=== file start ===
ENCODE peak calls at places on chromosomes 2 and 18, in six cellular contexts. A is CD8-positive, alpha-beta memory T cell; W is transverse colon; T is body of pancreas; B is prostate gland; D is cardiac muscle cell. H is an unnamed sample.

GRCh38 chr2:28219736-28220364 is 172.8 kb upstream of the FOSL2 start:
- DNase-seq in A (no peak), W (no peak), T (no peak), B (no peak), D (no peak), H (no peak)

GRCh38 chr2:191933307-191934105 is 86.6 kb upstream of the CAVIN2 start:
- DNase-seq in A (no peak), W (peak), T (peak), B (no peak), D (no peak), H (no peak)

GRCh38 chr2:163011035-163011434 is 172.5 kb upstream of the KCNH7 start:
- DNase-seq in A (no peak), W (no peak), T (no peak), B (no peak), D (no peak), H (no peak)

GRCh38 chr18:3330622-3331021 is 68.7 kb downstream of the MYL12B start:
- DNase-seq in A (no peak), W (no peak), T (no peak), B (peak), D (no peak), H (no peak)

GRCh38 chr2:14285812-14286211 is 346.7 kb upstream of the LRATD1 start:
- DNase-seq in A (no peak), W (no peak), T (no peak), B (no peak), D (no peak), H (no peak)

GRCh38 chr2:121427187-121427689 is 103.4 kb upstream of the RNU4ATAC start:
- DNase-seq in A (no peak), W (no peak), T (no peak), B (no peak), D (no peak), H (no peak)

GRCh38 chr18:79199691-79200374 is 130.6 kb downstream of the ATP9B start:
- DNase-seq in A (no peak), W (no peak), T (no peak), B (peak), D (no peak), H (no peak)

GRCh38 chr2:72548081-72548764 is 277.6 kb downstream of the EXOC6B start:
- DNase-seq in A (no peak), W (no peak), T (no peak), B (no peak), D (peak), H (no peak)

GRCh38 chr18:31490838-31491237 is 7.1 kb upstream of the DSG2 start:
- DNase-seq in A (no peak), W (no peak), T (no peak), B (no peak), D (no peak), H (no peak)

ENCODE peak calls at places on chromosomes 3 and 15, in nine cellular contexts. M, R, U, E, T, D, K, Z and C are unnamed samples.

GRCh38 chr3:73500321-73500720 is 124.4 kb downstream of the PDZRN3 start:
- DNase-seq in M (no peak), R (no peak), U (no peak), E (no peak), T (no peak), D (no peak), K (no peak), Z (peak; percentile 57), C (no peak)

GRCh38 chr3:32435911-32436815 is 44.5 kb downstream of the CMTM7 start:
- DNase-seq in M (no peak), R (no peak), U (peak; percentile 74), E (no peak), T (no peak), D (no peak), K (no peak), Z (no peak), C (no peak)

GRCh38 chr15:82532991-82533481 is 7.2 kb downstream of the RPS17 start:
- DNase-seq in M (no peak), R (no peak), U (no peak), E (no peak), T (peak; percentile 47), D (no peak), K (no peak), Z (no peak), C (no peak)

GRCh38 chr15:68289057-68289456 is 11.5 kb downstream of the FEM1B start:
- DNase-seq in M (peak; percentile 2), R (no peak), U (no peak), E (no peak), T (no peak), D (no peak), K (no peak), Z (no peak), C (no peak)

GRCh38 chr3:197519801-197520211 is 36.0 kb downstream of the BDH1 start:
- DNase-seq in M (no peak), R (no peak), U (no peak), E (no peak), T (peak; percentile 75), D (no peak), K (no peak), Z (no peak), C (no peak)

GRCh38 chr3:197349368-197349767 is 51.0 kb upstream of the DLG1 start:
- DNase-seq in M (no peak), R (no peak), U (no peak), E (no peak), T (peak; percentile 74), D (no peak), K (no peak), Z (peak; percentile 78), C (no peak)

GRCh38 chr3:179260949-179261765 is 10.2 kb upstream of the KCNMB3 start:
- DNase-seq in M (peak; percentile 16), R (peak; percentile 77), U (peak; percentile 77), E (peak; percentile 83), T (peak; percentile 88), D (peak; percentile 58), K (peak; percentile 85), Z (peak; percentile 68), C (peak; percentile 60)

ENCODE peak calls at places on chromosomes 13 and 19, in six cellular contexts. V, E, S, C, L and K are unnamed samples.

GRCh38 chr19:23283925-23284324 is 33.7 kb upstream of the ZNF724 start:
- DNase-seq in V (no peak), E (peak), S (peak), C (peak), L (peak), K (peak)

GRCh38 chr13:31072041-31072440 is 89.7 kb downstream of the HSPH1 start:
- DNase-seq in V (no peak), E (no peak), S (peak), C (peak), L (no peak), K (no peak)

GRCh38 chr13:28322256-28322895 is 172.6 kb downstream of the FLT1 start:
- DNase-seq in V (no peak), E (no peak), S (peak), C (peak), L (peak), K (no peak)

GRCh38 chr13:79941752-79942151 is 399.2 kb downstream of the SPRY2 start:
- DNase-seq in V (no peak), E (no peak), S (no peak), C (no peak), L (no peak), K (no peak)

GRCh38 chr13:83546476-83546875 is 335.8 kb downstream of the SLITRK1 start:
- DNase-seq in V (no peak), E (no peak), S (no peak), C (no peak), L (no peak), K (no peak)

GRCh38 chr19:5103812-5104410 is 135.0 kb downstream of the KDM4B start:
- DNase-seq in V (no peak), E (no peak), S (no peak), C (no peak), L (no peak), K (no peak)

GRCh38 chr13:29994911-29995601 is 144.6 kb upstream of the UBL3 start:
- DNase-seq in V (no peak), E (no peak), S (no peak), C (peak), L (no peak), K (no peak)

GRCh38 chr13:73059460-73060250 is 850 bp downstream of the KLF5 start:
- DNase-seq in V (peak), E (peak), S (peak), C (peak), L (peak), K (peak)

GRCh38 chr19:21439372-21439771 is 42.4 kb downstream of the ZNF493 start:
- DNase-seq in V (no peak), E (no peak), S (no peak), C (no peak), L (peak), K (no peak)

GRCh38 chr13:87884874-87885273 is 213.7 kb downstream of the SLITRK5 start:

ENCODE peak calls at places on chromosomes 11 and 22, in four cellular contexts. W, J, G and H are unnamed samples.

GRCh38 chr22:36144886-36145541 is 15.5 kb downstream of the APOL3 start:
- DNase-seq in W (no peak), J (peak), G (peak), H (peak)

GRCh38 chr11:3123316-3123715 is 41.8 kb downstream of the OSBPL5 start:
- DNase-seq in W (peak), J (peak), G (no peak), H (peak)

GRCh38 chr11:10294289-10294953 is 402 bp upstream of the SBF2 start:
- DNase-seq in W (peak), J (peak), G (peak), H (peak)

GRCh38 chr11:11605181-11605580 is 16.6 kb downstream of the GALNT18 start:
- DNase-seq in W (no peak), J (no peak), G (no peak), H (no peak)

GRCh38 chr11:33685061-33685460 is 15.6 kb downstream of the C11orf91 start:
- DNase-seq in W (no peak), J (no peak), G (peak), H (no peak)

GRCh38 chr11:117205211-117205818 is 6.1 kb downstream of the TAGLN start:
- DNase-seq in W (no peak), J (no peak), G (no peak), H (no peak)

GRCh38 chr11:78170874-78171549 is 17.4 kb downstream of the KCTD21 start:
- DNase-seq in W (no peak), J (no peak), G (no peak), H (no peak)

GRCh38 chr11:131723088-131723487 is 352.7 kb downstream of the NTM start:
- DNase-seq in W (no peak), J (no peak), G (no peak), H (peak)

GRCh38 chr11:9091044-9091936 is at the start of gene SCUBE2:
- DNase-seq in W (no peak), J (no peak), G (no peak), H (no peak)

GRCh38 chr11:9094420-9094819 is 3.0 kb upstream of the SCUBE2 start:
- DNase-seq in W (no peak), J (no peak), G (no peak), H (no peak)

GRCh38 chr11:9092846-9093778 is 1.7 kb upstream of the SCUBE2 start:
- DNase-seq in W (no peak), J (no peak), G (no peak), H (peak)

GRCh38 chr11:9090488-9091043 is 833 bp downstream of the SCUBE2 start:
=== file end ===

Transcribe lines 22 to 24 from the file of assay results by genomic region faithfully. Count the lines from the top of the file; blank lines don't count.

- DNase-seq in M (no peak), R (no peak), U (no peak), E (no peak), T (no peak), D (no peak), K (no peak), Z (peak; percentile 57), C (no peak)

GRCh38 chr3:32435911-32436815 is 44.5 kb downstream of the CMTM7 start:
- DNase-seq in M (no peak), R (no peak), U (peak; percentile 74), E (no peak), T (no peak), D (no peak), K (no peak), Z (no peak), C (no peak)